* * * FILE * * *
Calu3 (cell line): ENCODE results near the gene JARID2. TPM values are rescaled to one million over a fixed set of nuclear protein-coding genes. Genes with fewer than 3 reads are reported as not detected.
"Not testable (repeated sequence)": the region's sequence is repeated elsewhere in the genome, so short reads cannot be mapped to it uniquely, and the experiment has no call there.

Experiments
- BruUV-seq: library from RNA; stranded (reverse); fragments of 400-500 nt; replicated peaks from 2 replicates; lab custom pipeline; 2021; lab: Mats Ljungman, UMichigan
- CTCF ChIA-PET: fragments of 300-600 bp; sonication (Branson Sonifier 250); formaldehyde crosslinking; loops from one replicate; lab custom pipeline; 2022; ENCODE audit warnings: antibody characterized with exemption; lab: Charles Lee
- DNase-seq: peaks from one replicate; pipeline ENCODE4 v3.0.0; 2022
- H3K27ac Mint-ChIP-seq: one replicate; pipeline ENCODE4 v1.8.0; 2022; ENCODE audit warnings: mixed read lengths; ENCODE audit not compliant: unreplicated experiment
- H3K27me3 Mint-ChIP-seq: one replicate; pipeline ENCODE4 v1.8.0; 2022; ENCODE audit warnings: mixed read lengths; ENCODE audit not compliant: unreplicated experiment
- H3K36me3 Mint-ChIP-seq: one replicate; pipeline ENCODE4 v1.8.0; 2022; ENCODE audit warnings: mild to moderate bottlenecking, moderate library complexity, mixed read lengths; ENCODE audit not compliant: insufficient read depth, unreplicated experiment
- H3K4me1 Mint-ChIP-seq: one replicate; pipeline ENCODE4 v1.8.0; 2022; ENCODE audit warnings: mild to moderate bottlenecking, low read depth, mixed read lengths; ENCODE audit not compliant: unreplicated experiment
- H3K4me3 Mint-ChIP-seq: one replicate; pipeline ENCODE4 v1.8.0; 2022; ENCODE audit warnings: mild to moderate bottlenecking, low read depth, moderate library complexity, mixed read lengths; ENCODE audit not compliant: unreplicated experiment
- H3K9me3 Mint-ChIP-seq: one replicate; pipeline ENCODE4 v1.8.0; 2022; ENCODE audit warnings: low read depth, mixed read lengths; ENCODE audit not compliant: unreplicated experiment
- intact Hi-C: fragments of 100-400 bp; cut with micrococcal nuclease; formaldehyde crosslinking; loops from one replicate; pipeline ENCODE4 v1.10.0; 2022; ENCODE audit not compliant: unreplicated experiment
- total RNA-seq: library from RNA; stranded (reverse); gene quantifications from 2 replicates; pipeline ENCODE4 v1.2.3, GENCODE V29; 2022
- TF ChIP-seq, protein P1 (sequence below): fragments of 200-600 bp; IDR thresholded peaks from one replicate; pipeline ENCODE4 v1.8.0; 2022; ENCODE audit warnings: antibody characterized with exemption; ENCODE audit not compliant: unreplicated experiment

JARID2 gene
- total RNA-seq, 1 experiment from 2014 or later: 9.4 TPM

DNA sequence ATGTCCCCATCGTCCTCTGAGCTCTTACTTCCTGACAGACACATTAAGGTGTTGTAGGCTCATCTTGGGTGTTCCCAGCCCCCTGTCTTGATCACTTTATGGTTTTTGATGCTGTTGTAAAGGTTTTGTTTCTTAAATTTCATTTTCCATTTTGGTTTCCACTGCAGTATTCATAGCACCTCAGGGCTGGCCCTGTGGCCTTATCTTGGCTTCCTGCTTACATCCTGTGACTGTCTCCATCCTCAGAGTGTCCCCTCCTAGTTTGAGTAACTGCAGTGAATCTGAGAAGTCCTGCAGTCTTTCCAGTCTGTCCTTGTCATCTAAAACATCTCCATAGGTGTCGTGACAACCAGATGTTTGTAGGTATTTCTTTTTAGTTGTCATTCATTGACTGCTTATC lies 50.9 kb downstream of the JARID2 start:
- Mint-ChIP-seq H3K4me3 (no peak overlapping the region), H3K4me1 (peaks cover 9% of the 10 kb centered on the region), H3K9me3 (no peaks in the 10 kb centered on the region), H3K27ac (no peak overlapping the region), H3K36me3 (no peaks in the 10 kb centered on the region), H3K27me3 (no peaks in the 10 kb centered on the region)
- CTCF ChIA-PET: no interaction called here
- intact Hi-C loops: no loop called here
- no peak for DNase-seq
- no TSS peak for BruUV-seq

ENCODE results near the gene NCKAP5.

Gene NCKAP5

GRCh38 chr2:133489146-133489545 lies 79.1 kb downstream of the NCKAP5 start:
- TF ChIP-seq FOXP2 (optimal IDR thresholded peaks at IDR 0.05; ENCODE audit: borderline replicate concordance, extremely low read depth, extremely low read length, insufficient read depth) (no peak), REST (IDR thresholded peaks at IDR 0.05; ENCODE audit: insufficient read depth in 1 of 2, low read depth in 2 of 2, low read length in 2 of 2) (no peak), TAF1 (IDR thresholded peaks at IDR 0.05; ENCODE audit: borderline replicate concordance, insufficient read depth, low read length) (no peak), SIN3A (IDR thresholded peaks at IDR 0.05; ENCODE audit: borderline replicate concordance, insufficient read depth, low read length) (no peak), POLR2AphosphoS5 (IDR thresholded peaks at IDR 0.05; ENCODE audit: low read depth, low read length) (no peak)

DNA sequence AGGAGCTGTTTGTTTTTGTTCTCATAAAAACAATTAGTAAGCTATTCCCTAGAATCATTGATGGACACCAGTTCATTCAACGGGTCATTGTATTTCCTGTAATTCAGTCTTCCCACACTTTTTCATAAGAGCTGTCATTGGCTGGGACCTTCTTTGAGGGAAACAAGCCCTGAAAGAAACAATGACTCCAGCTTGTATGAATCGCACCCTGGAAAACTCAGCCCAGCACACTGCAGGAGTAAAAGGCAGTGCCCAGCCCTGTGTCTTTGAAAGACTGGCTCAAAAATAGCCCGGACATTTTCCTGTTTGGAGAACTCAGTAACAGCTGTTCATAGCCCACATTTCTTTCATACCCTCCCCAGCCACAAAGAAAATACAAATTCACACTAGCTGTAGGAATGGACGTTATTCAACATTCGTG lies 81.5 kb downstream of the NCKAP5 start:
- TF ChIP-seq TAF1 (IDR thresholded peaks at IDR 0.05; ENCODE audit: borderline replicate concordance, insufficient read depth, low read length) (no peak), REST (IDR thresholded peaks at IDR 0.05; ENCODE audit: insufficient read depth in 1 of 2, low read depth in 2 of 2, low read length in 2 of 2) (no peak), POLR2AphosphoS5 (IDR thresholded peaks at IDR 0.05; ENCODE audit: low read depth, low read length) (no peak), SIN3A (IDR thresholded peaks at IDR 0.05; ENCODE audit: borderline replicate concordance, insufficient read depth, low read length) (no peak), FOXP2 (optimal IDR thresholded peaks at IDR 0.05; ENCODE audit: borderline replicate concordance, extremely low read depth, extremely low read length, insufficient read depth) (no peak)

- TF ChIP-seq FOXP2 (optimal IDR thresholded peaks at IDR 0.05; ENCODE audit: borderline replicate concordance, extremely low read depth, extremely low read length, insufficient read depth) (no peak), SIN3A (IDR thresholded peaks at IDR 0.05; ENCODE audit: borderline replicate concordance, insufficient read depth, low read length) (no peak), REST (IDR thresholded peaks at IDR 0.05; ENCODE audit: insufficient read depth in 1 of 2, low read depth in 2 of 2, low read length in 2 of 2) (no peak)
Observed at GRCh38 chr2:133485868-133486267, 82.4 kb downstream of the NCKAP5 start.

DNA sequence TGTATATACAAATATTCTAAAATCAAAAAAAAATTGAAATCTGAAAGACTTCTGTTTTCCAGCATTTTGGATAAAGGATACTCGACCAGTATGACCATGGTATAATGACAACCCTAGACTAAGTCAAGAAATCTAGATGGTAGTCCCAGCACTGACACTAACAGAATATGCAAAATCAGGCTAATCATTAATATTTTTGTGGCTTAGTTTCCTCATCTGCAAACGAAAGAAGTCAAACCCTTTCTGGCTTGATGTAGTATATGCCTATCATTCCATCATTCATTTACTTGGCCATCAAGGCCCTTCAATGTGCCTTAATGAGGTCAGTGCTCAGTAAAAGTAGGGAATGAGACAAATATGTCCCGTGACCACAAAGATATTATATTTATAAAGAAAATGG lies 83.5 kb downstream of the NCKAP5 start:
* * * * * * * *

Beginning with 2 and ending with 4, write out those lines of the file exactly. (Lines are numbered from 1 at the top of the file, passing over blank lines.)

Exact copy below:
"Not testable (repeated sequence)": the region's sequence is repeated elsewhere in the genome, so short reads cannot be mapped to it uniquely, and the experiment has no call there.

Experiments
- BruUV-seq: library from RNA; stranded (reverse); fragments of 400-500 nt; replicated peaks from 2 replicates; lab custom pipeline; 2021; lab: Mats Ljungman, UMichigan